Real Living Wage rises by 10% for 400,000 workers

Employers that voluntarily pay the Real Living Wage are set to give their workers a record boost to their pay packets

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Almost 400,000 workers will see their hourly rate rise by 10% due to an increase in the Real Living Wage. 

The hourly rates will rise by £1 from £9.90 to £10.90 across the UK and by 90p from £11.05 to £11.95 in London. The increase was due to happen in November but is being brought forward to help ease the cost of living crisis.

The Real Living Wage  is a voluntary employers’ pay scheme that is calculated on the actual cost of living. The rates are higher than the statutory £9.50 an hour for adults, and are paid by more than 11,000 employers accredited by the Living Wage Foundation. 

Big-name employers such as the Royal Albert Hall, Aston University, Everton FC, Ikea, Burberry and Lush as well as thousands of small businesses have signed up to the scheme. You can check if your employer is signed up to the scheme on the Living Wage Foundation (opens in new tab) website.

Katherine Chapman, Living Wage Foundation director, emphasised the importance of the Real Living Wage  amid rising food, energy and fuel prices: “Today’s new rates will provide hundreds of thousands of workers and their families with greater security and stability during these incredibly difficult times.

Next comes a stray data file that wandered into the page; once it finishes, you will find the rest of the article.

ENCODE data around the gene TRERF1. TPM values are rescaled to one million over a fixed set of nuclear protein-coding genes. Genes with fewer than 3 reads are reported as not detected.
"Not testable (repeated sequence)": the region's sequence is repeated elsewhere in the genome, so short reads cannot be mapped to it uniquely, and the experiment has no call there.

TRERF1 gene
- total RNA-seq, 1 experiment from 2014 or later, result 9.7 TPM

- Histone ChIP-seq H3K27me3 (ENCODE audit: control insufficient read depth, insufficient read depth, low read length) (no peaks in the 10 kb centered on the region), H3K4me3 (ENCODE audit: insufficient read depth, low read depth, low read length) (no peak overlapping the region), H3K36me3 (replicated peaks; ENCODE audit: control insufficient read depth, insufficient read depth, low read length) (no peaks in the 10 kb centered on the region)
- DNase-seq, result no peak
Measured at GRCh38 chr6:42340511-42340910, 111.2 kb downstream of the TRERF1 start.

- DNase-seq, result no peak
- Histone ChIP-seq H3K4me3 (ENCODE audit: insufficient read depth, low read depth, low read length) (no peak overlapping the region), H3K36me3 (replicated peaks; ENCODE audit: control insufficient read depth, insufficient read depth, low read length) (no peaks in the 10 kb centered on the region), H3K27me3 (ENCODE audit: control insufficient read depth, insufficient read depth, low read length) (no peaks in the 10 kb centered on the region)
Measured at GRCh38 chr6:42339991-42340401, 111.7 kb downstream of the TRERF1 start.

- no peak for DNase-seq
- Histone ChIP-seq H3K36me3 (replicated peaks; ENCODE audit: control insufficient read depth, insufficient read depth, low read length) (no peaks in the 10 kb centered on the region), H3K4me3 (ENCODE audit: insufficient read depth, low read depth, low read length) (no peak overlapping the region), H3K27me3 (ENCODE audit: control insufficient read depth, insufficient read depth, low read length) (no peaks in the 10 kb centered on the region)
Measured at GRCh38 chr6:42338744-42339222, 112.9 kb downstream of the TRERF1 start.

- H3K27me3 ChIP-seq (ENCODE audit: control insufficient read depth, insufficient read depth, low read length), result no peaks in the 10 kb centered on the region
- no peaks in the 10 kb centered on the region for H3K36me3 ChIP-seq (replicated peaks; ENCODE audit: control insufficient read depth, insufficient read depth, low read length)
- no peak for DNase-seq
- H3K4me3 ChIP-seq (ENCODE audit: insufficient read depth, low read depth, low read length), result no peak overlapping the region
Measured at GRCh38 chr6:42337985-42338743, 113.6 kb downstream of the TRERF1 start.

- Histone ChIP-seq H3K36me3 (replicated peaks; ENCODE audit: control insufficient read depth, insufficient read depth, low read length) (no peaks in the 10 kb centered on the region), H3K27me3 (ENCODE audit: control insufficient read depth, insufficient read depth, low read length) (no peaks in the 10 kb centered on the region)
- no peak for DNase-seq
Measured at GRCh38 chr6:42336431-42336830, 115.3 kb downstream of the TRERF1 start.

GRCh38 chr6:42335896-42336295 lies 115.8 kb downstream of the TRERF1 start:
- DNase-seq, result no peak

She added: “We are facing unprecedented challenges with the cost-of-living crisis, but businesses continue to step up and support workers by signing up to the Living Wage in record numbers. We know that the Living Wage is good for employers as well as workers, that’s why the Real Living Wage  must continue to be at the heart of solutions to tackle the cost-of-living crisis.”

Others argued the living wage still falls short. TUC economics officer Afzal Rahman said: “Britain is suffering from a low pay epidemic. We urgently need to get pay rising across the economy. And we need a £15 minimum wage as soon as possible.”

Unison general secretary Christina McAnea said: “Low-paid workers are crying out for help. The Government must follow the foundation’s lead and bring forward an increase to the national minimum wage without delay. Waiting until April would be foolish. Ensuring everyone is paid at least £15 an hour would be a lifeline for millions barely coping with eye-watering household costs.”

We have guidance if you’re wanting to know how to get a pay rise. If you’re struggling with the cost of living, there is help with energy costs. Energy suppliers also have hardship funds to help their customers in need.

You can also speak to debt charities like StepChange (opens in new tab) or National Debtline (opens in new tab) if you are currently unable to pay your bills and need help.

Katie is staff writer at The Money Edit. She was the former staff writer at The Times and The Sunday Times. Her experience includes writing about personal finance, culture, travel and interviews celebrities.  Her investigative work on financial abuse resulted in a number of mortgage prisoners being set free - and a nomination for the Best Personal Finance Story of the Year in the Headlinemoney awards 2021.